The brief news item buried deep in the Philadelphia Inquirer's food section carried the headline, "Study Finds Muffins Helped Cut Cholesterol." "Within 48 hours, we received several letters and a phone inquiry asking for the recipe for these magic muffins," food writer Marilynn Marler reported later when explaining how to make oat and oat-bran muffins.
The study, originally described in the March issue of the Western Journal of Medicine, was carried out by medical student Kurt V. Gold and Dr. Dennis M. Davidson at the University of California at Irvine. It added further evidence to research going back 25 years showing the cholesterol-reducing properties of the dietary fiber found in oats and oat bran, the grain's outer coating.
Consumers now are responding to the findings--perhaps as a side effect of the so-called oatmeal war that broke out last year after General Mills launched Total Oatmeal, backed by a $12-million promotional campaign, as a challenge to Quaker Oats' pre-eminence in the nation's $500-million hot-cereal market. Quaker Oats retaliated massively by introducing a new vitamin-fortified product of its own and doubling its marketing budget to $60 million.
For whatever reason, the long-prosaic oat--a traditional grain of choice for dairy farmers, horse fanciers and grandmothers--appears to be enjoying a new level of respect. The lowly oat is becoming haute --the latest grain to enjoy a run on the nutritionists' bran-wagon.
For example, General Foods' Orowheat bakery is introducing Oatnut bread in the huge and hotly competitive Southern California market this month after successfully testing the soft-textured loaves laced with hazelnuts in Seattle and Portland, Ore., supermarkets. Oatnut becomes Orowheat's second oat bread.
"We keep an eye on the cereal market, and we're seeing a resurgence of interest in oats in the bread market and the cereal market as well," explained William D. Grove, general manager of Orowheat's Southern California operation in Montebello. "I visit grocery stores quite a bit, and there is definitely an increased awareness of oats and oat bran."
Whether this increased awareness constitutes a new consumer trend is at this point open to question, however.
" Any thing having to do with fiber continues to have a vogue," acknowledged Lisbeth Echeandia, publisher of Confectioner magazine, a snacks trade journal. "But I'm not sure whether it's a fad or a trend. It's sort of like the granola-bar business--unless it tastes good, people aren't going to keep buying it."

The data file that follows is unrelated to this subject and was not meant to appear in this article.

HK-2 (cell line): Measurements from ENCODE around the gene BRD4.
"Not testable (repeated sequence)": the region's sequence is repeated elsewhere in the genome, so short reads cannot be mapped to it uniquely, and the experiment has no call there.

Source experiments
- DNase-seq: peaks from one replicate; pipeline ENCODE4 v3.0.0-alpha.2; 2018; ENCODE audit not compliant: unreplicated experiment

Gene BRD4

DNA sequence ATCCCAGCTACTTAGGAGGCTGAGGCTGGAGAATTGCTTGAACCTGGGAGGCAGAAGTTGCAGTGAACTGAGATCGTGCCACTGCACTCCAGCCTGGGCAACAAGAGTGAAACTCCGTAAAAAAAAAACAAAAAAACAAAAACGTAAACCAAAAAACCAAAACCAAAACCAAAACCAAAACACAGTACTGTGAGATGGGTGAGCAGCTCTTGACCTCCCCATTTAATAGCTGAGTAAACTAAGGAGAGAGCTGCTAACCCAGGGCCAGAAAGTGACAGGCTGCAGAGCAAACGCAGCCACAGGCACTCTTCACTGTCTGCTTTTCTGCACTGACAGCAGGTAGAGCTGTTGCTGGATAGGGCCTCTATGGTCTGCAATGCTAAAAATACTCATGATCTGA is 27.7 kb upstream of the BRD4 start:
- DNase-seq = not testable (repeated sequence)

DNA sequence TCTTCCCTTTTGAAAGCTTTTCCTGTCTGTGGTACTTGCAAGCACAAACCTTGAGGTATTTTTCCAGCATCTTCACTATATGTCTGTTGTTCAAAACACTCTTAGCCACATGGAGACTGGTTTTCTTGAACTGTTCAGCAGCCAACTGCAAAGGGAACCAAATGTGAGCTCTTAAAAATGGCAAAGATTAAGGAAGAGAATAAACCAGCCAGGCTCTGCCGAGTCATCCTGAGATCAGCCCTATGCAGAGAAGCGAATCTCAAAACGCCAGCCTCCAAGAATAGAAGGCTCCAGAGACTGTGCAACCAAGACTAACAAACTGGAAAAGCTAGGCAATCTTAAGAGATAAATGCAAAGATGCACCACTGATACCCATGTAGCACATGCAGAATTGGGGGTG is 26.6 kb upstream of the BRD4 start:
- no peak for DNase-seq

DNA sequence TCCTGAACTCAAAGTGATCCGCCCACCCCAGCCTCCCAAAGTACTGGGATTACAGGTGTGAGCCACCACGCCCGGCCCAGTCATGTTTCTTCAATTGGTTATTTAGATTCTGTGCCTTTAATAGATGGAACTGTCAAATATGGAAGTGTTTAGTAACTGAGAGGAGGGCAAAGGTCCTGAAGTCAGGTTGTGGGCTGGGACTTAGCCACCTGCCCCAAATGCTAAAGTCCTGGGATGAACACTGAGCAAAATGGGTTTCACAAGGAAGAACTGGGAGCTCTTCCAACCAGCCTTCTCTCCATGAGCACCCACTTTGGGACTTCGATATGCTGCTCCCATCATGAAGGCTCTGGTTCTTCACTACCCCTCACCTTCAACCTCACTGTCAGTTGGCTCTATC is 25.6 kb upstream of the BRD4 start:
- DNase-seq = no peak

But Grove, for one, sees growth ahead for the grain after years of flat-to-falling human consumption patterns. "Oats are moving more into the mainstream," the baker insisted. "Actually, we see the mainstream as changing, and we're moving with it."
That view was seconded by Karen Brown, representing the Food Marketing Institute, whose members include major supermarket retailers. "Oats have always been in the mainstream," Brown said, "but there is more use of oat bran now, and more interest in oat-bran muffins, and a resurgence in natural oats products.
"This is no longer the dusty corner of the health-food section, but the main aisles of the store."
If so, that would mark a notable comeback for a grain that had become the breakfast of champion race horses and pleasure ponies, but otherwise had taken its commercial lumps. Until General Mills threw down the oatmeal gauntlet, Quaker Oats had more or less let its century-old mush pretty well sell itself--which it pretty well did, to the point of giving the Chicago-based company about two-thirds of all hot-cereal sales.
That marketing lethargy, plus more recent interest in grains by consumers, is what drew General Mills to return to its roots with Total Oatmeal as a companion to its first and best-selling cold cereal, Cheerios (originally, Cheeryoats).
Heavy promotions launched Total Oatmeal "extremely well," said General Mills spokesman William Shaffer. Quaker Oats Oatmeal enjoyed more than a 10% sales increase last winter, the traditional oatmeal season, said its spokesman, Ron Bottrell.
"In a mature category like hot cereal, a double-digit increase is really something," Bottrell said. "Never have Americans eaten as much oatmeal as they have this hot-cereal season.
"The level of awareness was really heightened this year because there was more oatmeal advertising than there ever had been before," he speculated, "and the messages were new."
The messages were strong on the nutritional value and health benefits of oats and oat bran. Indeed, they were so strong that the Food and Drug Administration, which is expected to issue final regulations this summer that will set tests for food advertising claims, received numerous complaints of exaggeration. The most vocal came from the Center for Science in the Public Interest, a Washington consumer advocacy group that has previously taken strong opposition to alcoholic beverage ads.
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